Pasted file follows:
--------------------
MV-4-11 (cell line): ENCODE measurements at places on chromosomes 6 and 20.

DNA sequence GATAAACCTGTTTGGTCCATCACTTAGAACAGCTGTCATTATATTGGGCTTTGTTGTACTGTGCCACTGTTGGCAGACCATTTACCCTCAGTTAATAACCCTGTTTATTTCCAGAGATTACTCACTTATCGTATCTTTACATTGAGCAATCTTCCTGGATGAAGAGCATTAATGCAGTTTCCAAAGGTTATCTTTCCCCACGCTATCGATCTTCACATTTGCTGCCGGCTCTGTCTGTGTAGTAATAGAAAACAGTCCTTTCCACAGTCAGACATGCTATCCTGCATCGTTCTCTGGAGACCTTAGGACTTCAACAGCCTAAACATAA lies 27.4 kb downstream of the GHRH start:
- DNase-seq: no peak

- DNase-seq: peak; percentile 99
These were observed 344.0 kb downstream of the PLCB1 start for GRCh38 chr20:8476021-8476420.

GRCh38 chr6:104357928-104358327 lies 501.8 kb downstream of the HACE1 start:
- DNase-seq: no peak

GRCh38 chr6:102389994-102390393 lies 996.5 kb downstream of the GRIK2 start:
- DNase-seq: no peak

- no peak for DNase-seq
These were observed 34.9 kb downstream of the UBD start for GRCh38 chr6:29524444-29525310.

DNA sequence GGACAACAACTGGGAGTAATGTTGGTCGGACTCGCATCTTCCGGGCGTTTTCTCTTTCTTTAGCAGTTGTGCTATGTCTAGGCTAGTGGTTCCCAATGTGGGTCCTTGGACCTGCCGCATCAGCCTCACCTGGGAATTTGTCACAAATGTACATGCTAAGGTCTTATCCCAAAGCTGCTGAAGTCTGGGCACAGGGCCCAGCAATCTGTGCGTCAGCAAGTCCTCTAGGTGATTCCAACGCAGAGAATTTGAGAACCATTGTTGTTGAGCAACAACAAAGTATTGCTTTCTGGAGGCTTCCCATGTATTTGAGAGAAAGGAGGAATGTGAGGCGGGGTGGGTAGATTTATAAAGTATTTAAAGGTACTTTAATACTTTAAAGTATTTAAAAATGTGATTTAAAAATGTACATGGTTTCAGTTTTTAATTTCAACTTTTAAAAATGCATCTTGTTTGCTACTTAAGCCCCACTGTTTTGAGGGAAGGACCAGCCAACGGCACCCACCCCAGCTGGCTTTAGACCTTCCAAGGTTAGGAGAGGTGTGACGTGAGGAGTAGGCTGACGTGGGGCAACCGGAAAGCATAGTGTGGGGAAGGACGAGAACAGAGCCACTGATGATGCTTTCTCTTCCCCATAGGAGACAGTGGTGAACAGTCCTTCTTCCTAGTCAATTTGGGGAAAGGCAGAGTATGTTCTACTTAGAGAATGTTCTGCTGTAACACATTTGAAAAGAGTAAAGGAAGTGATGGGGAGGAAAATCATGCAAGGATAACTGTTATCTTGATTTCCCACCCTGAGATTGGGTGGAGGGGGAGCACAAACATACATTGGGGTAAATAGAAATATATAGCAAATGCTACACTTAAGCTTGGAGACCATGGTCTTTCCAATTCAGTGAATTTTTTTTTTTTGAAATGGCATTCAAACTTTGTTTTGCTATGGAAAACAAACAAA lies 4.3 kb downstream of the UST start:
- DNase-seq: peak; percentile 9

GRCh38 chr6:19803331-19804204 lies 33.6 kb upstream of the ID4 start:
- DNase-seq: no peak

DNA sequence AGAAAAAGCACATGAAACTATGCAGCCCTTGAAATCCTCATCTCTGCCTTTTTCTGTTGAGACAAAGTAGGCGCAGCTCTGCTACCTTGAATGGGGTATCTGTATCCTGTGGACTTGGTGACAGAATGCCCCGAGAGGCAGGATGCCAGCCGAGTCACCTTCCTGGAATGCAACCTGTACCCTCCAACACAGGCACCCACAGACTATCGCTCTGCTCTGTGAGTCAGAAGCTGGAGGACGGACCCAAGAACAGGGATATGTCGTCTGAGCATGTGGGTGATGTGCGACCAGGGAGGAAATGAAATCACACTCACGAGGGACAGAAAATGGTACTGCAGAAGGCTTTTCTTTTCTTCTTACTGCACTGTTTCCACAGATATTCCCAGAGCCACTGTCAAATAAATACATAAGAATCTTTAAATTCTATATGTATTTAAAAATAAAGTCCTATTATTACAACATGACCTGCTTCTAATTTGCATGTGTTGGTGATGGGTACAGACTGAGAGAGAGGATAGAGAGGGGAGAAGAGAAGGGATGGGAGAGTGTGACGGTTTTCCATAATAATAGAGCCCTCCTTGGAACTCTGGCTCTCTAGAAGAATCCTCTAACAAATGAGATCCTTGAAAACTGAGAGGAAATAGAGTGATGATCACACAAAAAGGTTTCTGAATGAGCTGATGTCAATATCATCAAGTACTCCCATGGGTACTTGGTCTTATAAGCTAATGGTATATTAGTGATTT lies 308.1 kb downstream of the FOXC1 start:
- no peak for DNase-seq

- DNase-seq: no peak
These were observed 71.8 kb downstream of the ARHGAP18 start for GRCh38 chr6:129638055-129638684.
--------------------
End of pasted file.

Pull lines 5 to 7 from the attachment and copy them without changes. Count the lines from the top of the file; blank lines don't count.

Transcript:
These were observed 344.0 kb downstream of the PLCB1 start for GRCh38 chr20:8476021-8476420.

GRCh38 chr6:104357928-104358327 lies 501.8 kb downstream of the HACE1 start:
- DNase-seq: no peak